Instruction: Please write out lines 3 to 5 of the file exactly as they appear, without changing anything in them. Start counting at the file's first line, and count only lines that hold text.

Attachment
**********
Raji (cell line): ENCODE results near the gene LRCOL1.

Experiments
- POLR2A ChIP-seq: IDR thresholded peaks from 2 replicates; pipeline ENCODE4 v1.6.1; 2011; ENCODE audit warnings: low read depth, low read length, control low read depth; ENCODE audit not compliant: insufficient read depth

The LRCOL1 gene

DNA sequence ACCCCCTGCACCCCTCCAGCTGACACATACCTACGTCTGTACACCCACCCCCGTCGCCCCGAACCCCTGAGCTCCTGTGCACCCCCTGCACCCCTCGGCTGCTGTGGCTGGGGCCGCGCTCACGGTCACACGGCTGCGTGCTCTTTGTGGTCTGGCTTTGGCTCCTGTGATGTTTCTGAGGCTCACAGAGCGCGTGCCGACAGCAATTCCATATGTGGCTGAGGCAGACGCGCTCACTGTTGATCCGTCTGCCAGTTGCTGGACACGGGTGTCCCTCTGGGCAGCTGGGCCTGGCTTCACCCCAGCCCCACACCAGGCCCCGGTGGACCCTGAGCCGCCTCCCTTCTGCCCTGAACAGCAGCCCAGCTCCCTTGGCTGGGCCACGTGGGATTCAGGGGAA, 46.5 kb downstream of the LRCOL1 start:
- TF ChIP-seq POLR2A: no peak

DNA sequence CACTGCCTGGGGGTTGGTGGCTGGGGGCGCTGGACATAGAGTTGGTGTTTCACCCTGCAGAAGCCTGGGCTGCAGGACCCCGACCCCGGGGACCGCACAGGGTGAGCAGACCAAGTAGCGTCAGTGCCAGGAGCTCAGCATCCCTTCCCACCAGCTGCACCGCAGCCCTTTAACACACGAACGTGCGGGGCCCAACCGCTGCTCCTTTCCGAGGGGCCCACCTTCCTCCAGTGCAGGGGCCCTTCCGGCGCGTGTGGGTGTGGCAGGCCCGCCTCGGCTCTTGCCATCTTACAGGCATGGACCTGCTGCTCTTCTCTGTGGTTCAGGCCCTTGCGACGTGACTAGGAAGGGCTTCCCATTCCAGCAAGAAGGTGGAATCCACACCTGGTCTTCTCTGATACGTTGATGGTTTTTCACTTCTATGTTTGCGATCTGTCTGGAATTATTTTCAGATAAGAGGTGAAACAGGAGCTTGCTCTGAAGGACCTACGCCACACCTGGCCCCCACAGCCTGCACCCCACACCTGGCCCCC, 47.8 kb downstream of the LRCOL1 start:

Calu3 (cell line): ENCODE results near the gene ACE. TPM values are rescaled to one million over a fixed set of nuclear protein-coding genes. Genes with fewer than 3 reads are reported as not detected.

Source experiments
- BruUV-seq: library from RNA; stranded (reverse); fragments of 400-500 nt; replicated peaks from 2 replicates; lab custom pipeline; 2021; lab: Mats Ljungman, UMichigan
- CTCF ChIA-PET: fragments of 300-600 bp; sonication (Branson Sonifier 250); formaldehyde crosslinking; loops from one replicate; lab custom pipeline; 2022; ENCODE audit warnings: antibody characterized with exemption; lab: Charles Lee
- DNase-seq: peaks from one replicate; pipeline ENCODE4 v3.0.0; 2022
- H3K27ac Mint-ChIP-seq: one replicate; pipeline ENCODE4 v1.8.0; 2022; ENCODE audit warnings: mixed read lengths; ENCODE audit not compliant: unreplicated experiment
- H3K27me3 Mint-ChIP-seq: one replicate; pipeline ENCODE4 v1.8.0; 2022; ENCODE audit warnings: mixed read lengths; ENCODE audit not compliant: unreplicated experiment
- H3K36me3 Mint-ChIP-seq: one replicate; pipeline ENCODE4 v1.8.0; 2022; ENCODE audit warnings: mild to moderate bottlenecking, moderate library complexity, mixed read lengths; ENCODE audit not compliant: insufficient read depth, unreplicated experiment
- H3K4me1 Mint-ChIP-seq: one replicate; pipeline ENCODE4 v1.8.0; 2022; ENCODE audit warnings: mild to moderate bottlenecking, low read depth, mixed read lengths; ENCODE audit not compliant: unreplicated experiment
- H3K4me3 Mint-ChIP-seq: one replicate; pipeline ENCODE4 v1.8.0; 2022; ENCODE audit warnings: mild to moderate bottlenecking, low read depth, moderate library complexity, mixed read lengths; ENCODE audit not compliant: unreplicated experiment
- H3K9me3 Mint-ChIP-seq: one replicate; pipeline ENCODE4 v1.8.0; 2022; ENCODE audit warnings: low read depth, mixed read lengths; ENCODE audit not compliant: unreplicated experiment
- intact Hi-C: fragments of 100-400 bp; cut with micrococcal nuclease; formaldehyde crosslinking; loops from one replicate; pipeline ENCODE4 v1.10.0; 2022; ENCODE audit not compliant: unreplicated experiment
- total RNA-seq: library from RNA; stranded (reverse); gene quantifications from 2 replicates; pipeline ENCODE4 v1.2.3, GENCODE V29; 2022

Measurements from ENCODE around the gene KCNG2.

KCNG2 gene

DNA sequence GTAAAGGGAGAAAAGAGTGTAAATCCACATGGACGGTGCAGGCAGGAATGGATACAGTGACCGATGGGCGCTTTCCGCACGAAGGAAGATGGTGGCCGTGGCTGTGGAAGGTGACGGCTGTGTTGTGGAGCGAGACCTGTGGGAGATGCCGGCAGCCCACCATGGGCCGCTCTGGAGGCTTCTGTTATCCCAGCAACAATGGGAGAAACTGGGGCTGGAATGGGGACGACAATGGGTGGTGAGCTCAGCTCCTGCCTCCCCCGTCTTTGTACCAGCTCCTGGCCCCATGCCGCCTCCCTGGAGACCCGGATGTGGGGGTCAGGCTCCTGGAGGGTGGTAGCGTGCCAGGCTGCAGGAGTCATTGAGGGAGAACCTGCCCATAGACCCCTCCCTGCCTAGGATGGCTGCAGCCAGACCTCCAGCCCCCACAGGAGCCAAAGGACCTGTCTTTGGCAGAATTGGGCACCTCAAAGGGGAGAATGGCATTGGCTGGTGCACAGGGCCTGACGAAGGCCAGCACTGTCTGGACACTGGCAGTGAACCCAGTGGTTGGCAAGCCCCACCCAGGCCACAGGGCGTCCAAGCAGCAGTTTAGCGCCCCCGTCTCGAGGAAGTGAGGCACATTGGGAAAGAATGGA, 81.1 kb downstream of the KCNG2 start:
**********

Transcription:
- POLR2A ChIP-seq: IDR thresholded peaks from 2 replicates; pipeline ENCODE4 v1.6.1; 2011; ENCODE audit warnings: low read depth, low read length, control low read depth; ENCODE audit not compliant: insufficient read depth

The LRCOL1 gene

DNA sequence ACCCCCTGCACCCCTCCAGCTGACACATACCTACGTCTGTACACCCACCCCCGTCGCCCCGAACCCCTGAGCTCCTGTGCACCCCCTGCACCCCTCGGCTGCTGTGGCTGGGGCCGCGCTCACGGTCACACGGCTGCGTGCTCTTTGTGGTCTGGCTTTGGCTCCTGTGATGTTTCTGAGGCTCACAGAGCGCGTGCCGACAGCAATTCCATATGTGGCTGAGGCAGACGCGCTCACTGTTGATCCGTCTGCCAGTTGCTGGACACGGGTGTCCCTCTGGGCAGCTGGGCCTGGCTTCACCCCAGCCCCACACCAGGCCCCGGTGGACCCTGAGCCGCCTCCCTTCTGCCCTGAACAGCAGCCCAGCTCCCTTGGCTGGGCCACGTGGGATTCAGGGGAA, 46.5 kb downstream of the LRCOL1 start: